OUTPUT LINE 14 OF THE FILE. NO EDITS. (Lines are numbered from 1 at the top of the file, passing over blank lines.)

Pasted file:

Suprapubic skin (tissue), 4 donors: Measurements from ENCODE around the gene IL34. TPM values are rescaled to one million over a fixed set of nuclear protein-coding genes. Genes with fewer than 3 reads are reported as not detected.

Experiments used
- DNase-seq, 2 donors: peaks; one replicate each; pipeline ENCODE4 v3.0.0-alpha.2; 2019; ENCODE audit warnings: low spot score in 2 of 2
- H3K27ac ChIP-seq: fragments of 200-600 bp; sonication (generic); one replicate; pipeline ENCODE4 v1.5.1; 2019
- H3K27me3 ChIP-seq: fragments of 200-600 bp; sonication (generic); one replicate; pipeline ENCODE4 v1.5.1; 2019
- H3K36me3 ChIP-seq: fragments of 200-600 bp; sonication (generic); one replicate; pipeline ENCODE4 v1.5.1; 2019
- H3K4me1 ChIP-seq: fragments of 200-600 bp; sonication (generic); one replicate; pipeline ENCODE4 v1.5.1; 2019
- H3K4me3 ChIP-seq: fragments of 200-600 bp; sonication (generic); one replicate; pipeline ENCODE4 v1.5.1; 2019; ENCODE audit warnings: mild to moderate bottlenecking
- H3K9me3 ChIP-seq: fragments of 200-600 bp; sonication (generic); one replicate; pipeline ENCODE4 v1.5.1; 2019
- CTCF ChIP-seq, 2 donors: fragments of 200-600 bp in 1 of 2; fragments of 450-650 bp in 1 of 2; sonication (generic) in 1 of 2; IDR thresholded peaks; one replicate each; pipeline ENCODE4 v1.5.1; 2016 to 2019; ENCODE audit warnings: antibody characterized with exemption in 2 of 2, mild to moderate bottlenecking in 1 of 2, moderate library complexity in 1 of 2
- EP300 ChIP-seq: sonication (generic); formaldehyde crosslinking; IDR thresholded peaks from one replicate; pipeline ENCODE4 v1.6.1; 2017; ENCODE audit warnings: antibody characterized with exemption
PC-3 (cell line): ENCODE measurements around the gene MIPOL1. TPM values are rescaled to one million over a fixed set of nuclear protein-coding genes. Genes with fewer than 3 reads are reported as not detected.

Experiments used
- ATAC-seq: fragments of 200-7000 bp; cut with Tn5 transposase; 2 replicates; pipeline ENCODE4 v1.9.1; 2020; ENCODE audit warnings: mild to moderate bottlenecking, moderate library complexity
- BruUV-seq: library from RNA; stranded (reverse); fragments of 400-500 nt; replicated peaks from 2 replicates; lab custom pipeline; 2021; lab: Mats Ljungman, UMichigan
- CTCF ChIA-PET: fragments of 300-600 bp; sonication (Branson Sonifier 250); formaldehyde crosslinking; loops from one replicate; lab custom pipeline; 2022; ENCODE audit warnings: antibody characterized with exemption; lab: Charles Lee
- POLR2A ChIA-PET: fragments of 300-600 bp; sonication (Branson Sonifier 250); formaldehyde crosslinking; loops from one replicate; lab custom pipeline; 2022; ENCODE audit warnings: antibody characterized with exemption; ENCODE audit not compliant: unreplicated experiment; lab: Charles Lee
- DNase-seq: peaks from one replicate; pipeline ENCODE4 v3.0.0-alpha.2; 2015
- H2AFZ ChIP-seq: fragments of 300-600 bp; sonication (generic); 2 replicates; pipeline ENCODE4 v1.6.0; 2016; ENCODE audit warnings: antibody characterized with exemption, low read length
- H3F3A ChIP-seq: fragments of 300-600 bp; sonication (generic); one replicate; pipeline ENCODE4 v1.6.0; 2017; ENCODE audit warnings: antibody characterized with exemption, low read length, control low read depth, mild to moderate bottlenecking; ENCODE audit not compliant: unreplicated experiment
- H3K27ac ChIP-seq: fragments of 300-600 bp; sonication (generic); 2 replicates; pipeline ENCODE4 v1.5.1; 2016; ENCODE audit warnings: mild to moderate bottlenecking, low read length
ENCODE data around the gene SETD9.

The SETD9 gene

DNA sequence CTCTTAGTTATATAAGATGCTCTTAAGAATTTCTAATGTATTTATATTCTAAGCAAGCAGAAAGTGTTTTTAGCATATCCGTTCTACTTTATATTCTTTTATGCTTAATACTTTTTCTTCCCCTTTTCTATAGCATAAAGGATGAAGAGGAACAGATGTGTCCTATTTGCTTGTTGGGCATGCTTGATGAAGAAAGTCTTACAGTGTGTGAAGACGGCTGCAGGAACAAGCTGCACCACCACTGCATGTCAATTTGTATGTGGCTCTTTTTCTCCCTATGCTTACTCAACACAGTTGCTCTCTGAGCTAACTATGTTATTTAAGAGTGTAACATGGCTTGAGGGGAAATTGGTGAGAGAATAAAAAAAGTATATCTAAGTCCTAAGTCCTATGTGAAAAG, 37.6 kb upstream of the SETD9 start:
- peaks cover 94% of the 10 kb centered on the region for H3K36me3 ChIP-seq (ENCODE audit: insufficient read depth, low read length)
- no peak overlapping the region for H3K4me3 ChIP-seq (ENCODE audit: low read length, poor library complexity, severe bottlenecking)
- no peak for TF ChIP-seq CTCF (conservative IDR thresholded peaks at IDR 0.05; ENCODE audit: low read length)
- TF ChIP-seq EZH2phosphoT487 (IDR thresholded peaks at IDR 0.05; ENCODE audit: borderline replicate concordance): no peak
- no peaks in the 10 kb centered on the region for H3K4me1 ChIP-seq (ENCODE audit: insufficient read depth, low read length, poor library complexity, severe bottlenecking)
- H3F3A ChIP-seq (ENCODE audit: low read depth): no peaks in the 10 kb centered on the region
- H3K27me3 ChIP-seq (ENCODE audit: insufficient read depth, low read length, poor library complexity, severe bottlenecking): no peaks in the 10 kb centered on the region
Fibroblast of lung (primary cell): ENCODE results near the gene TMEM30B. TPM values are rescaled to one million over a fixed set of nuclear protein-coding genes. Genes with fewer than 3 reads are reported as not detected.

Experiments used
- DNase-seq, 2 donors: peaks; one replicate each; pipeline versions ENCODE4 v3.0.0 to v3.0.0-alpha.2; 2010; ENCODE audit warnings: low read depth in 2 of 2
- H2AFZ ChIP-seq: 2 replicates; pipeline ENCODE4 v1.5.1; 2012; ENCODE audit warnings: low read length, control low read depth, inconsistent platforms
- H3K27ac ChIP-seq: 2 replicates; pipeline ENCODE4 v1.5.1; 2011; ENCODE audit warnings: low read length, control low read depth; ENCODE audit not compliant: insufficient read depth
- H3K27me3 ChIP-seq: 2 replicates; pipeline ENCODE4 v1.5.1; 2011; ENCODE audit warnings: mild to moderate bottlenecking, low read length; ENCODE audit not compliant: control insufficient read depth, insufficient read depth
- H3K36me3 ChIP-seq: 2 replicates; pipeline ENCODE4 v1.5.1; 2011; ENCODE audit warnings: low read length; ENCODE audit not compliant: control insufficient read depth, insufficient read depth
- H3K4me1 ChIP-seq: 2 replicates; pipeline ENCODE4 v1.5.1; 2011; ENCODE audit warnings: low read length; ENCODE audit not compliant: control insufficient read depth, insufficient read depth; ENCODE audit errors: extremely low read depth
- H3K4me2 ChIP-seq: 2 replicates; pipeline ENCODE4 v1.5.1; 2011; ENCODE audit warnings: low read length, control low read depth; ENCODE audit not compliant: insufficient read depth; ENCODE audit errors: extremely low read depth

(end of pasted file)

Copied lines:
- ATAC-seq: fragments of 200-7000 bp; cut with Tn5 transposase; 2 replicates; pipeline ENCODE4 v1.9.1; 2020; ENCODE audit warnings: mild to moderate bottlenecking, moderate library complexity